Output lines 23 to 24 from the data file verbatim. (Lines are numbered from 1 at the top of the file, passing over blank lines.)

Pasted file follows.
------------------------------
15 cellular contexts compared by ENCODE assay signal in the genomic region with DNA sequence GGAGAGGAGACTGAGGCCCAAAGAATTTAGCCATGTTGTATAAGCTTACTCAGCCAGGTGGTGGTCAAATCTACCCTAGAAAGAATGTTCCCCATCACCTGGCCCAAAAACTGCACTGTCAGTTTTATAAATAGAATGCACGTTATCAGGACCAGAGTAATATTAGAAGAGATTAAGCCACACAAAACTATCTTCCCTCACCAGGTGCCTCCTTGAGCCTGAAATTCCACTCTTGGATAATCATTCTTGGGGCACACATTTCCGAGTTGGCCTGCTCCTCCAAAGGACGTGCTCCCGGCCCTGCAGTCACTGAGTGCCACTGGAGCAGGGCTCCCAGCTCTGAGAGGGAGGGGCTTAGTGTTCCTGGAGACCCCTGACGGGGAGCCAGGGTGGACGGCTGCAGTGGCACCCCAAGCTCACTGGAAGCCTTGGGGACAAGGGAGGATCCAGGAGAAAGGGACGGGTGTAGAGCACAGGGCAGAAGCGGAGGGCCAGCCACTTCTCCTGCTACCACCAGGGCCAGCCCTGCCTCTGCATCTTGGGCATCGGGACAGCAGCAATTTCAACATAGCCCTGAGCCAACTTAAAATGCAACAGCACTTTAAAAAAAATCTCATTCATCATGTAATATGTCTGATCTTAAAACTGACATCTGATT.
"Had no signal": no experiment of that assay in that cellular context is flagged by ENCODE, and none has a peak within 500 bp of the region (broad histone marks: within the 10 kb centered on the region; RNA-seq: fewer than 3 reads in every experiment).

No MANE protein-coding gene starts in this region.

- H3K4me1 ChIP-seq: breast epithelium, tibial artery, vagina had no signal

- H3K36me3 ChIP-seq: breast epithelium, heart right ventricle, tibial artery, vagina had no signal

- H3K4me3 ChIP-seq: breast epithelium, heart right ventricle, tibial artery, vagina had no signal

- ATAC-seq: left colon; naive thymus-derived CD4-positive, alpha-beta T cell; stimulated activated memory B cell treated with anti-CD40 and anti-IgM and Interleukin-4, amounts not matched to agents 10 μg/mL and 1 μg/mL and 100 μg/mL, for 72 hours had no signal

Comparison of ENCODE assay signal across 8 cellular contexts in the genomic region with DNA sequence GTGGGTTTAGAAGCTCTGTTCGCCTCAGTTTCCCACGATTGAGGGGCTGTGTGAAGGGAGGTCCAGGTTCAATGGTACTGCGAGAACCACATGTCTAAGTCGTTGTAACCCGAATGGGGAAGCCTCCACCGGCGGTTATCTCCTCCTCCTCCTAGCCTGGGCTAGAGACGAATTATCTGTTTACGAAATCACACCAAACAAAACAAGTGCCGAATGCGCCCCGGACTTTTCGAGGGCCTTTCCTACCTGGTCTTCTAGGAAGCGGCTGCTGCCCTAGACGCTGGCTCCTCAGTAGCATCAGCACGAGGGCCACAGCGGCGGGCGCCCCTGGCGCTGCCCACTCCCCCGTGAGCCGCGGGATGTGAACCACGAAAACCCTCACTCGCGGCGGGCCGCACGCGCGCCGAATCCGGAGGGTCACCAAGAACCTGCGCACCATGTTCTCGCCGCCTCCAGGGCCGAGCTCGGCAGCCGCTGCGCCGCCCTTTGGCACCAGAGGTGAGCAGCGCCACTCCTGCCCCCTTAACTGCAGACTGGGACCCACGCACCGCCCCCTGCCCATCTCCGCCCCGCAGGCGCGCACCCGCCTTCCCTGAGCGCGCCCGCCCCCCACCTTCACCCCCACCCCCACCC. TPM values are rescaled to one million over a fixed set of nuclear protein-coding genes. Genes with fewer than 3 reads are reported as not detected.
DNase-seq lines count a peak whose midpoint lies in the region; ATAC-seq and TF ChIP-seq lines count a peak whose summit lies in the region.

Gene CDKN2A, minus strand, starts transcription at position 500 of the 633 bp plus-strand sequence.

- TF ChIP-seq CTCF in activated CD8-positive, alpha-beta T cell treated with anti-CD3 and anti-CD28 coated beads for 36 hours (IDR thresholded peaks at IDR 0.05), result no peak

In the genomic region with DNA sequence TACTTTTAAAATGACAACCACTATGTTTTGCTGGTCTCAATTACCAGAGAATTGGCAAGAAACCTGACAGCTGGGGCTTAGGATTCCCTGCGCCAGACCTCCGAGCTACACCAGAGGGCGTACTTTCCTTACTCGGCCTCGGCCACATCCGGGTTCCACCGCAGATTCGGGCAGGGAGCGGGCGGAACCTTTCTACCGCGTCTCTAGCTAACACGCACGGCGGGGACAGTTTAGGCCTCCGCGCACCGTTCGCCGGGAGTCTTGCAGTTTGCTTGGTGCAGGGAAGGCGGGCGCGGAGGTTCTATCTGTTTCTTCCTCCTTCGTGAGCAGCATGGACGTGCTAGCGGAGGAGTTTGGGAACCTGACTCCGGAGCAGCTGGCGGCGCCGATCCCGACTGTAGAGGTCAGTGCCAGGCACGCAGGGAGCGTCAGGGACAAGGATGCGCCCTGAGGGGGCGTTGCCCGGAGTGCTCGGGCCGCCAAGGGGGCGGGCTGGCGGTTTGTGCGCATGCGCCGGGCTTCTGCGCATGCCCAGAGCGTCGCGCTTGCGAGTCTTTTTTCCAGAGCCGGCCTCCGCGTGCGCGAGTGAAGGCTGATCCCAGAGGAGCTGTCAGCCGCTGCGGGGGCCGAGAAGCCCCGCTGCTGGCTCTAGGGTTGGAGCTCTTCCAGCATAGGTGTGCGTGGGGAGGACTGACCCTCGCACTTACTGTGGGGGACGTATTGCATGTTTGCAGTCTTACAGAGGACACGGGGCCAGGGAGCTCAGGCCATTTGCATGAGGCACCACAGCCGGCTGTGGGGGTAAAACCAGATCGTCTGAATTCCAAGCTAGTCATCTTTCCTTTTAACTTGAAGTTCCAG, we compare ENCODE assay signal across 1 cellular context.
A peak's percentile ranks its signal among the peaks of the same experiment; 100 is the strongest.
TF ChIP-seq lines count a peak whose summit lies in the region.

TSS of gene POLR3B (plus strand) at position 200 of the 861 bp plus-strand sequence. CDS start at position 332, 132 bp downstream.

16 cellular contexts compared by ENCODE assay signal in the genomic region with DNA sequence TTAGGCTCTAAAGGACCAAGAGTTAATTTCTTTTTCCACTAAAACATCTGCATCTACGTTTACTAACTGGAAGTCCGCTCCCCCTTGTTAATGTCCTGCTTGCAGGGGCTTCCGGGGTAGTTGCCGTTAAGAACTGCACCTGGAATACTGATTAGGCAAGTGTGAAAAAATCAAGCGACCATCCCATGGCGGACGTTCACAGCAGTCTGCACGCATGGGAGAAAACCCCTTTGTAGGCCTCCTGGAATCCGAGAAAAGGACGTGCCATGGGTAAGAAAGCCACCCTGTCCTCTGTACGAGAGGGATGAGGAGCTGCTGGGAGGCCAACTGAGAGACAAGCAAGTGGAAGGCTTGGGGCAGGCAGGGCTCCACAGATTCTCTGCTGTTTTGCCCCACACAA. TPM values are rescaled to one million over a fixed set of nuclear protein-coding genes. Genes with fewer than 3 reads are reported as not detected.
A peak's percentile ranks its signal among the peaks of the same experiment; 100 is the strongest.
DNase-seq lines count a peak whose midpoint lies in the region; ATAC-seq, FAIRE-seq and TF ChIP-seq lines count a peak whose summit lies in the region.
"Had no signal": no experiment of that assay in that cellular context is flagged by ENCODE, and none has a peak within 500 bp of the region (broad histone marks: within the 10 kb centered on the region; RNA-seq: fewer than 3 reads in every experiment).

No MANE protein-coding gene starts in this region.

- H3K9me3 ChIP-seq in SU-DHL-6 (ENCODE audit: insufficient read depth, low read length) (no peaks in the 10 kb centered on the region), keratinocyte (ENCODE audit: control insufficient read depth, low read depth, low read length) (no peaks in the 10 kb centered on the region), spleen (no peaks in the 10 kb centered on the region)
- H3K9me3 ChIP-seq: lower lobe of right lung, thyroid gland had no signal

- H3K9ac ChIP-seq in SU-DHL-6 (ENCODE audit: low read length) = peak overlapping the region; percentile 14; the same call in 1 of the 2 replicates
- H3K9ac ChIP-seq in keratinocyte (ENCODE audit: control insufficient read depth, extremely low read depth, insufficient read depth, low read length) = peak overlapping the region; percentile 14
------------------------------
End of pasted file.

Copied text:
- H3K9ac ChIP-seq in SU-DHL-6 (ENCODE audit: low read length) = peak overlapping the region; percentile 14; the same call in 1 of the 2 replicates
- H3K9ac ChIP-seq in keratinocyte (ENCODE audit: control insufficient read depth, extremely low read depth, insufficient read depth, low read length) = peak overlapping the region; percentile 14